These artifacts, packed up in protective boxes and stored in dark, climate-controlled rooms, range from ancient clay tablets to 20th-century comic books. You can actually touch fragile artifacts, such as a book signed in pencil by Pablo Picasso, and see the difference between the hair side and the flesh side of a vellum page, which is prepared animal skin, typically calfskin, used for writing.
You can see people’s relationships with these texts — the page corners that have been folded down, handwritten notes scribbled in margins or tears on the spines from getting pulled off a shelf. You can even find places the printer had to repair holes in the leather from unhealed mosquito bites that ripped open as the animal skin was stretched. These details that give us a physical connection to people who lived before us are what we risk losing in a completely digital age.
Kelli Hansen, the interim head librarian of Special Collections, says the curators are actively trying to digitize artifacts in order for people to see them all over the world, but electronic copies don’t compare to the original.
“Libraries preserve human history and human thought, and it’s important to see things in the original formats to truly understand their impact and influence,” Hansen says. “As you’re reading things in paperback or on Kindles, it’s great, but at the same time, remember for the longest time, texts were these embodied things. They were artifacts, and they still are. And artifacts have history; they have lives. In order to remember them, to uncover some of the context, we have to make sure we preserve things.”
A common fear among historians and preservationists is generation loss, which is the loss of quality between subsequent copies of data. To avoid this, it is important to correctly preserve original artifacts.
James Downey, a local book conservator, has worked with Special Collections for 26 years repairing artifacts. He runs a private business, Legacy Bookbindery, out of his white 136-year-old Victorian farmhouse. His workspace is lined with old-fashioned machinery. The sharp arm of the board sheer sits wide open, waiting to trim pieces of book board; cast-iron bookbinders “nip” newly glued covers into place; leather dyes in small capsules are gathered in boxes; spools of thread spill off the shelves; huge metal drawers hold stacks of tissue paper for repairs; and antique irons scatter the room to be reused as paperweights once the restoration process has begun.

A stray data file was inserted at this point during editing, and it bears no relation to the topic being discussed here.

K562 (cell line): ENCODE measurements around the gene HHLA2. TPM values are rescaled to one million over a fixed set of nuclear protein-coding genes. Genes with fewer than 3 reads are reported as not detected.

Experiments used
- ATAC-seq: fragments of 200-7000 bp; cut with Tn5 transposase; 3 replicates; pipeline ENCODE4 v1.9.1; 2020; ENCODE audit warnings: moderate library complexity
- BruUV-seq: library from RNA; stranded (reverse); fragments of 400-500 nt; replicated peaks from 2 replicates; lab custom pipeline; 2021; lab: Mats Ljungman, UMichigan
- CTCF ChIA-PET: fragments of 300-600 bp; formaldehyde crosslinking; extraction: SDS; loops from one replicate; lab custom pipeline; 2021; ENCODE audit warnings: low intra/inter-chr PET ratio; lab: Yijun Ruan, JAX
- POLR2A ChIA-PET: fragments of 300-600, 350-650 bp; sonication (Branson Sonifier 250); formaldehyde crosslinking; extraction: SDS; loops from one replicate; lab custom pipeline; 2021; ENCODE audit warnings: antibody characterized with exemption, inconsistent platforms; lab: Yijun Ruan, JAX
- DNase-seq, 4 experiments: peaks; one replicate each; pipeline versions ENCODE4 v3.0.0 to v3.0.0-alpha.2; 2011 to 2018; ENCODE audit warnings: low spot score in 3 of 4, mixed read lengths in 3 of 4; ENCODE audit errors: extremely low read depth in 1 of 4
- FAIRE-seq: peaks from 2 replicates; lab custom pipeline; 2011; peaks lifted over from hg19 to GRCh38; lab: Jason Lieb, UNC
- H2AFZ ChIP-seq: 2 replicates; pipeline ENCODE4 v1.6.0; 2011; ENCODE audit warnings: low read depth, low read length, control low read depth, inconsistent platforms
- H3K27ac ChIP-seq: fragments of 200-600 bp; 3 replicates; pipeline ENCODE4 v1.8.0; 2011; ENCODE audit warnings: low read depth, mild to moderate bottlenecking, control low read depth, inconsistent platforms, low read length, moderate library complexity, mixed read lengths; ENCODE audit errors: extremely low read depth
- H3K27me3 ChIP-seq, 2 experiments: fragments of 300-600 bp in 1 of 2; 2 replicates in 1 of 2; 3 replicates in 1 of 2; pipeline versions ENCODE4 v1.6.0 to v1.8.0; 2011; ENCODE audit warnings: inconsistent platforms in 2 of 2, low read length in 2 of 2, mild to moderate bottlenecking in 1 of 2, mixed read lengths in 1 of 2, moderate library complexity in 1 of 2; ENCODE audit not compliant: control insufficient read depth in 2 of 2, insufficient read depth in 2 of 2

“For the most part, I’m not using real fancy equipment of any sort,” Downey says. “What I use would be recognizable to any bookbinder from the 15th century.”
Although Downey’s workspace can make us feel like we’ve traveled back in time, some of the equipment he uses is rather high-tech. For a few of his projects, he uses a home laser cutter to repair items for clients, which shows how improvements in technology can be helpful even in a field focused on preserving the past. But even though advancements can have positive impacts, we don’t always need to push to replace old methods of preservation.
“As it turns out, a lot of times people don’t realize paper is actually one of the better archival solutions for preserving history, preserving information,” Downey says. “We have a bias in this day and age that digital media, or stuff that’s available online, is perfect. It’s good for saving and sharing information, but it’s not necessarily good for preserving it.”
Downey says people get confused by this idea of “saving history” when we think about it in terms of just saving information. Instead, he believes it’s imperative to save the artifacts of history. “It’s more important to me to save the actual books and documents than it is to just save the information that’s in them,” he says. “An image is not the same thing as the artifact. And unless you have a way to properly care for and preserve those things, they will be lost.” ￼